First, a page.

Wednesday, September 29, 2004

C++ GUI development is immature

I know there are plenty of C++ GUI libraries out there. Here is an incomplete but significant list:
  1. wxWidgets
  2. Qt
  3. FLTK
  4. gtkmm
  5. FOX
  6. TnFOX
  7. Notus
  8. Ultimate++
  9. Toad
  10. CxxGUI
  11. Inti
  12. VCF
  13. MFC
  14. WTL
  15. Win32
  16. Win32Gui
  17. SmartWIN
  18. WinForms
Whew! That's a fairly long list. But you know what? Although many of them are reasonably good none of them provide me with all of the features I want or need. Here's what I want:
  1. Cross platform
  2. Well documented
  3. Modern (and well designed) interface
  4. Easy to use
  5. Widely used
  6. GUI editor (RAD tool)
  7. Free
None of the aforementioned GUI libraries can satisfy all my needs and that sucks rocks.

7 comments:

Anonymous said...

I think it would be of great help to put up a chart of libraries versus how they fail your requirements. It would help the discussion immensely in my opinion.

Also, I think that for a gui library to be useful to me, it has to produce programs that look native and follows platform best-practices.


Woolie

Matt said...

I also believe that it must support native look 'n' feel (or at the very least native widgets) and follow platform best practices. The first is easier than the second incidently.

I'll endeavour to create such a table when I get back from my New Years celebrations!

Cheers,
Matt

Thomas Hansen said...

Regarding SmartWin I assume your main point is cross platform support.
We're as I'm sending this comment porting to two new platforms, Wine (xNix implementation of Windows API) and Windows CE.
So look us up again in some few weeks...
;)

Though RAD is not prioritized since we want to keep the distros non-binary.

Though I would also add up lightweighted as a requirement, but then that's just me...
And I AM biased!
;)


.t

Matt said...

Heya Thomas,

I applaud what you guys are trying with SmartWin - keep pluggin away at it!

However, apart from the cross platform (great that you're looking at others BTW!) and RAD issues the documentation needs improving. In particular I found the tutorial lacking too many details and just not filled with enough examples. I also couldn't find any design document (ie an overview of how the library 'hangs together'). The (presumably) doxygen-generated docs are good but not enough.

There also doesn't seem to be any layout managers - is it me or is everything pixel-based? That will need to be addressed.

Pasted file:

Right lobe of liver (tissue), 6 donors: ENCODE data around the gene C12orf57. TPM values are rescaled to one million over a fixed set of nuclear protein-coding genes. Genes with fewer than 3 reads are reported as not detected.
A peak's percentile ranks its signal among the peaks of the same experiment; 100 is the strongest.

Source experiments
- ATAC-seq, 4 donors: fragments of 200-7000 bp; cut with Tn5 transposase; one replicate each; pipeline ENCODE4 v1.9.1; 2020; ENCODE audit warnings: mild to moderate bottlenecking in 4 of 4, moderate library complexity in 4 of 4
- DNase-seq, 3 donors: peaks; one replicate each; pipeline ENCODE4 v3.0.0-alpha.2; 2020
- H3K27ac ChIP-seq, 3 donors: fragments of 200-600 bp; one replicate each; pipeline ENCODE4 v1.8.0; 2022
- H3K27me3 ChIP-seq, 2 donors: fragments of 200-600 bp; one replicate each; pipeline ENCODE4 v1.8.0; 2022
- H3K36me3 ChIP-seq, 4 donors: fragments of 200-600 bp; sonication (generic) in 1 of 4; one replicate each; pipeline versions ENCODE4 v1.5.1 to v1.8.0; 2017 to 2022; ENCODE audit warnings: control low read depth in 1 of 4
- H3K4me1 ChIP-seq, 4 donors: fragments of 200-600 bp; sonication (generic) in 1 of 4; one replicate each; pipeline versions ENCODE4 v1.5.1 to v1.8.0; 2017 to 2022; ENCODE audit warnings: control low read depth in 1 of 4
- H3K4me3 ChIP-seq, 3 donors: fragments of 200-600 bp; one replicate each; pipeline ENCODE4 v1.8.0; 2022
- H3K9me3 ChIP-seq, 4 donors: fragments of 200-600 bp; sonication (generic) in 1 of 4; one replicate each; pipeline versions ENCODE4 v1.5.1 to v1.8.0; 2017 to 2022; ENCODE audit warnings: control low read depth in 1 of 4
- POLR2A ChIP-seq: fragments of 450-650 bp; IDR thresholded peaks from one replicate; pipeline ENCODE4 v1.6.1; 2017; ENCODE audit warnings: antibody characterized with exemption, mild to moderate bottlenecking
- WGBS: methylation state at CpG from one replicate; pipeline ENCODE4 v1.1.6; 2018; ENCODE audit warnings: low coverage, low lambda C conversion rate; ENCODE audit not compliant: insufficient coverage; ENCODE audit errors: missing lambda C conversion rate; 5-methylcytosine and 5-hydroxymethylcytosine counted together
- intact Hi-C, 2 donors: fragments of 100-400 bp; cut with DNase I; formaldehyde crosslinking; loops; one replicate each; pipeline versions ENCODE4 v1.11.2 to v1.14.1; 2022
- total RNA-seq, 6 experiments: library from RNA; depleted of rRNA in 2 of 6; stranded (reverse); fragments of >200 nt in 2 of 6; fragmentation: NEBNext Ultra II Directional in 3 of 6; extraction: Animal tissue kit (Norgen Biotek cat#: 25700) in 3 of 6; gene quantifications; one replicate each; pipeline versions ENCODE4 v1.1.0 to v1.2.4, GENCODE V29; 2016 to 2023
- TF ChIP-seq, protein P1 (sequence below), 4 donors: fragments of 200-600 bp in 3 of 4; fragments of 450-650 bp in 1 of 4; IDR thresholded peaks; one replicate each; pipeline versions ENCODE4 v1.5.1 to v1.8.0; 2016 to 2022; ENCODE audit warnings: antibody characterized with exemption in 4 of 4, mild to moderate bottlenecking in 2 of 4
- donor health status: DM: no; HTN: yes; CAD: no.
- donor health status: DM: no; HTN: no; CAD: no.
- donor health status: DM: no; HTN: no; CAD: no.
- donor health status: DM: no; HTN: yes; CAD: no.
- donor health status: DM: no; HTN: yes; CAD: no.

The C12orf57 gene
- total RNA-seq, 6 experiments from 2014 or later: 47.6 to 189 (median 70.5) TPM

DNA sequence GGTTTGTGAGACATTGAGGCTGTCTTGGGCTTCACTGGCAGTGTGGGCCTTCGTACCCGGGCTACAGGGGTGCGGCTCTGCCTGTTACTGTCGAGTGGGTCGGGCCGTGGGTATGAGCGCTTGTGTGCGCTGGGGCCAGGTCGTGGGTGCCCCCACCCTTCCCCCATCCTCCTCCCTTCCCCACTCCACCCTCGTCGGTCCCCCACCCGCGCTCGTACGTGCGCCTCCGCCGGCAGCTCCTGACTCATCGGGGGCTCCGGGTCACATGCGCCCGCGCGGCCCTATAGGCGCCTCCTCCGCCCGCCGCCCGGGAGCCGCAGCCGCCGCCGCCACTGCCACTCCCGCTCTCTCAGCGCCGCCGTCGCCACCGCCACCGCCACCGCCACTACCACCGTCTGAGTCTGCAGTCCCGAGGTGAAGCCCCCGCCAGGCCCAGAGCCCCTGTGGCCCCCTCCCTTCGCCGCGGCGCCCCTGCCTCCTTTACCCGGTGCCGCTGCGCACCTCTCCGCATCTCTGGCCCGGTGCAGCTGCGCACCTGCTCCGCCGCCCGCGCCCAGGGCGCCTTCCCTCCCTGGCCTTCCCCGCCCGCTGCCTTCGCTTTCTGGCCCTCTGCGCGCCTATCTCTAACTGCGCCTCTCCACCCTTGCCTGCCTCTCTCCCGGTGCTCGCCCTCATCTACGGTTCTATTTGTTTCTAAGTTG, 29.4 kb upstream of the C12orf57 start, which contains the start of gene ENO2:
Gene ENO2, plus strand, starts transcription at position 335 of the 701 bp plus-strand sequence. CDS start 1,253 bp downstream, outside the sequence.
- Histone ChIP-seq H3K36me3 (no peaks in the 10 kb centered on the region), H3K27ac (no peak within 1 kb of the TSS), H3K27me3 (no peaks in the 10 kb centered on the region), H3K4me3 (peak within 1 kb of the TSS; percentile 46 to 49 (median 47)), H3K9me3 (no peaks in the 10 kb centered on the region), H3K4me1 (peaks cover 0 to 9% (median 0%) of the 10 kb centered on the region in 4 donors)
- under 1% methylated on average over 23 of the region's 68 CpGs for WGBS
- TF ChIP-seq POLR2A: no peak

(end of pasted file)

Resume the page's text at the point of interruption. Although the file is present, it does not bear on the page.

Lightweight is an interesting criteria. Being a C++ fan it's hard not to make it a priority and it's always on my mind. Yet the reality of GUI development is that it's far more important to be able to develop and maintain GUI code quickly than it is for the code to be light and efficient. Typically a _very_ small amount of processing power and memory is used in rendering or layout. So, while I try and design things to be lightweight, it's gotta be considered against the big one: Will this help me get my job done effectively.

But I'll definitely keep an eye out on SmartWin!! If you keep at it I'm sure you guys will come up with something spectacular! :)

Anonymous said...

Watch out for LGPL toolkits. They are very tricky regarding licensing (what 99% of developers assume about LGPL is simply wrong--because they've never bothered to read it).

For example, simply using LGPL'd header files can make the source code file containing the #include statement to become LGPL. Again, read the LGPL if you don't believe me, and ask someone at fsf.org if you need further convincing directly from the GPL/LGPL experts.

Also, look into why Apache Foundation didn't allow LGPL Java .jar files to be accepted into their opensource Java projects. People thought Apache was insanely paranoid until their interpretation came to be largely confirmed later on.

For opensource projects, GPL/LGPL is very attractive and I recommend them. But for closed source commercial projects, try not to touch them unless you understand the patent, reverse-engineering, and other aspects instead of relying on assumptions.

Too bad Smartwin++ is modified GPL license. It would've been much more attractive to me if it was modified BSD or MIT license that simply requires any additions/modifications to any Smartwin++ files to be contributed back to Smartwin++ and that all other files are not subject to any conditions.

The possibility of a closed source project utilizing Smartwin++ and becoming subject to GPL for reasons not explicitely excluded by the Smartwin++ license is what scares me away from using it.

I hope the Smartwin++ developers reconsider their license and benefit by attracting a huge following by doing so. They wouldn't lose any rights, they'd gain more users simply by getting rid of GPL which makes sense on the Windows platform.

On Linux, it doesn't really matter for C++ projects because of the use of gcc header files. GPL/LGPL makes the most sense on that platform.

Long live Debian (my favorite distro) for GPL/LGPL stuff. And long live Windows for closed source stuff so I can pay my rent and feed my family.

Thomas Hansen said...

The tutorials are updated (at least SOME) and the license is changed to BSD now !!
:)

So I assume we're plugging holes for you guys every day!!
:)

Anonymous said...

smatrwin++ has now moved to a bsd license.